Defined as a fever >101°F (>38°C) for 1 hour, with an absolute neutrophil count (ANC) of ≤500 cells/microliter, or an ANC ≤1000 cells/microliter with a projected nadir of ≤500 cells/microliter.
It is the most common life-threatening complication of cancer therapy and is an oncologic emergency.
Empiric antibiotic therapy upon presentation has dramatically improved outcomes and decreased mortality from febrile neutropenia.
A causative organism is only identified one third of the time, and therefore antibiotics are aimed at treating a broad spectrum of pathogens.
Due to an inability to mount an inflammatory response, many patients with febrile neutropenia do not demonstrate localizing signs or symptoms other than fever.
Prophylactic antibiotics and growth factor support at the onset of neutropenia have only been shown to benefit a small subgroup of cancer patients receiving chemotherapy.
Febrile neutropenia is defined as a fever >101°F (>38°C) for 1 hour, with an absolute neutrophil count (ANC) of ≤500 cells/microliter, or an ANC of ≤1000 cells/microliter with a projected nadir of ≤500 cells/microliter.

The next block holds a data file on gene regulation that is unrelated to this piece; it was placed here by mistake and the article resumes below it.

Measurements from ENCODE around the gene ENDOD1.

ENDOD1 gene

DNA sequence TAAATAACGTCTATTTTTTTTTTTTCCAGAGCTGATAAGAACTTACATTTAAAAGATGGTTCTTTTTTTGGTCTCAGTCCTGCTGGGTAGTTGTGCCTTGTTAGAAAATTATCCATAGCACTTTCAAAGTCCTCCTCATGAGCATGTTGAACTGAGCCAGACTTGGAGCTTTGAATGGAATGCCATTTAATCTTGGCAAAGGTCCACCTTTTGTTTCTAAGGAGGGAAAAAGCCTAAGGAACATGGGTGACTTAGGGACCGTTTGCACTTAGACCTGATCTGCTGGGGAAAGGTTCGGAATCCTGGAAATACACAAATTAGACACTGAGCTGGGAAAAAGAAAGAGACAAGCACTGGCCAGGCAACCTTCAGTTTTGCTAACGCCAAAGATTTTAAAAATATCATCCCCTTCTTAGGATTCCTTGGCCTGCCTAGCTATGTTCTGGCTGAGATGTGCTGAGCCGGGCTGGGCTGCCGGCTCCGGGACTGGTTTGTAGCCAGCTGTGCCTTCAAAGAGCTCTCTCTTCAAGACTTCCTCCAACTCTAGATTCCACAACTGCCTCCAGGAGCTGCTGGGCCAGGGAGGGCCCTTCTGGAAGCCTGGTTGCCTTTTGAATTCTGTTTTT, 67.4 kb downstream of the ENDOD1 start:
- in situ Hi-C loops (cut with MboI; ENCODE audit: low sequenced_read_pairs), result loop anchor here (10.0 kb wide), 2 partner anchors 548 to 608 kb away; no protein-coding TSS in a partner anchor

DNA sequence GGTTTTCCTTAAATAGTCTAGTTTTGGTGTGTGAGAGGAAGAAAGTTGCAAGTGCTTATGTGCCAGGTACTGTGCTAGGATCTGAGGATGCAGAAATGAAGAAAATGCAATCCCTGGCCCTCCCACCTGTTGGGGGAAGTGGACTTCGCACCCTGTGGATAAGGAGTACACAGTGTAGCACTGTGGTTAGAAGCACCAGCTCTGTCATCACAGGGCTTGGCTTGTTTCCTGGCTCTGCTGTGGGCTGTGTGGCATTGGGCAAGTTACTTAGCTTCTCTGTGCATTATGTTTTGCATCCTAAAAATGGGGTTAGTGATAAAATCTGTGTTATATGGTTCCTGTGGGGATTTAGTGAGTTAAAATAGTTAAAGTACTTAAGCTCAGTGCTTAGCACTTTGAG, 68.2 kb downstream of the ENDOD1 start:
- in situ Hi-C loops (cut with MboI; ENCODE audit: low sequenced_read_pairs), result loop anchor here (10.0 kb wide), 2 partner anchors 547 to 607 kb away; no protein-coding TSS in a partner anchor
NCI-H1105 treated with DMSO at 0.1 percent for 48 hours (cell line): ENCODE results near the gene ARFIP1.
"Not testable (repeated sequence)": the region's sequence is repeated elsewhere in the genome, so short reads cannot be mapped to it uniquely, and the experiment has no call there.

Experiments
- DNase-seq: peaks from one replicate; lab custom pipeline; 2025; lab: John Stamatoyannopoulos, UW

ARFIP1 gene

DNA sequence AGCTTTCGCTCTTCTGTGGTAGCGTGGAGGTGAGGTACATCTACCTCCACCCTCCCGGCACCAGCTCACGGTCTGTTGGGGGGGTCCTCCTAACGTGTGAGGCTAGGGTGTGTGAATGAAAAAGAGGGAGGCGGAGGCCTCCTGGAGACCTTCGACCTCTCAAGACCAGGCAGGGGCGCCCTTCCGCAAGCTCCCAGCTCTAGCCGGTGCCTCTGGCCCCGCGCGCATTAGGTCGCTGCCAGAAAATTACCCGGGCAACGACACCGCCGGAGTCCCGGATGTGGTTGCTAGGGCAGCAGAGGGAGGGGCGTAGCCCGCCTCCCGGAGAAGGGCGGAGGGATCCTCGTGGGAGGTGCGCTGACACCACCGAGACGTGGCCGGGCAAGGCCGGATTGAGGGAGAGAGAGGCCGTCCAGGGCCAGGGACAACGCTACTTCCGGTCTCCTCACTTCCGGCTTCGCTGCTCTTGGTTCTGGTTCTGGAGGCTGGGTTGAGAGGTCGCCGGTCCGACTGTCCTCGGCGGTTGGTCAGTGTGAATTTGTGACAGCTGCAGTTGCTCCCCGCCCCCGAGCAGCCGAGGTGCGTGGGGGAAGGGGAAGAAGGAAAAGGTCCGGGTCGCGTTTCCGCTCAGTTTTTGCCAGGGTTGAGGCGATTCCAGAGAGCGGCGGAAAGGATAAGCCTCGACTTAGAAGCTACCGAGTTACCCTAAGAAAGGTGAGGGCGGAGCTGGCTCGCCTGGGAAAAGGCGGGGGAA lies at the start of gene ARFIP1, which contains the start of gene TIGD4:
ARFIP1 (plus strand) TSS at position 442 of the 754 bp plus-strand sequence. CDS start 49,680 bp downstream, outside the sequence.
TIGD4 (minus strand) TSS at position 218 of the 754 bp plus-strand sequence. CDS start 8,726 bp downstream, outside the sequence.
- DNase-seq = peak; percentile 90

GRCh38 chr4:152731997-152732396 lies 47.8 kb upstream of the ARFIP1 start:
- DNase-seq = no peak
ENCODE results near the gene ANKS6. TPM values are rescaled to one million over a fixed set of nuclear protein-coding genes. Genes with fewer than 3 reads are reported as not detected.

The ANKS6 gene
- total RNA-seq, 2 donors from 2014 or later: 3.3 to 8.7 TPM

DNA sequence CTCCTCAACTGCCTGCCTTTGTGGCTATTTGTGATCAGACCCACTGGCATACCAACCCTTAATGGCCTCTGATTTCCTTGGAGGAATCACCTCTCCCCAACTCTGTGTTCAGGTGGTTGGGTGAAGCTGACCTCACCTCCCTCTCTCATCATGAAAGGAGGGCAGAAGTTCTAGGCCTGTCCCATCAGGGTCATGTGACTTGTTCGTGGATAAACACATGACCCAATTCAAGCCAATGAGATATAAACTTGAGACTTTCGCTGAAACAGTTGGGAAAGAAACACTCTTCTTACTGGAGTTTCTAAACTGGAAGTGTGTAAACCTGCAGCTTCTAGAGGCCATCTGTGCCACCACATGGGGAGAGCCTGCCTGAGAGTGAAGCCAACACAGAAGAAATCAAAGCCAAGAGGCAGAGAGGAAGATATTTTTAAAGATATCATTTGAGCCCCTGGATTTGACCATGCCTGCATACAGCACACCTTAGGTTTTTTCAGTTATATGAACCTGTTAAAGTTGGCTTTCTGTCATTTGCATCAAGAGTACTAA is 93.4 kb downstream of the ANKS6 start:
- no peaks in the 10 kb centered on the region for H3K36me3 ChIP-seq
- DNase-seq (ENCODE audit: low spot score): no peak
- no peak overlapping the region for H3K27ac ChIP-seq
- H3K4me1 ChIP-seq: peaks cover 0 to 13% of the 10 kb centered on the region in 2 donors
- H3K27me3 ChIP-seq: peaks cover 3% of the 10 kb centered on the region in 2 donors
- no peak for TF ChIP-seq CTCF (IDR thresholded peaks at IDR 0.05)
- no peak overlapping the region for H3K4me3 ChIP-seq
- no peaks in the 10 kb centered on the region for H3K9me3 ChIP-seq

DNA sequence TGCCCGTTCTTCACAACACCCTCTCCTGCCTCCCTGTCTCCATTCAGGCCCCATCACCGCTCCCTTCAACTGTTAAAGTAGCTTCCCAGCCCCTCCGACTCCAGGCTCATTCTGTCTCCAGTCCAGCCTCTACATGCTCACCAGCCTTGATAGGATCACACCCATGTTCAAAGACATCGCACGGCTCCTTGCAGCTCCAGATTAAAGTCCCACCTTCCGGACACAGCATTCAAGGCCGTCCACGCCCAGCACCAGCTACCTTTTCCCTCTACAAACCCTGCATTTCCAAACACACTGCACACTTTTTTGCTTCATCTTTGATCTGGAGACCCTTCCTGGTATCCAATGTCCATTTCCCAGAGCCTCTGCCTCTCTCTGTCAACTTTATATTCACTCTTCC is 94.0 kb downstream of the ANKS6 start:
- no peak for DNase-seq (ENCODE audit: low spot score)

Instructor in Medicine
Dana Farber Cancer Institute
CJ declares that she has no competing interests.
Dr Caron Jacobson would like to gratefully acknowledge Dr Joseph Antin, a previous contributor to this monograph. JA declares that he has no competing interests.
Price Eminent Scholar and Professor of Medicine
Bone Marrow Transplant Program
Division of Hematology/Oncology
University of Florida College of Medicine
JW has been reimbursed by Pfizer, Merck, Astellas, and Enzon for speaking fees, fees for educational programs, and consulting.
Alfa Institute of Biomedical Sciences
MF declares that he has no competing interests.
Senior Lecturer in Haematology
Honorary Consultant in Medical Oncology
St George's University of London
RP has received speaker fees and been reimbursed by Roche, Amgen, Chigai, and Bayer for attending several conferences. RP is a co-author of the EORTC guidelines referenced in this monograph.
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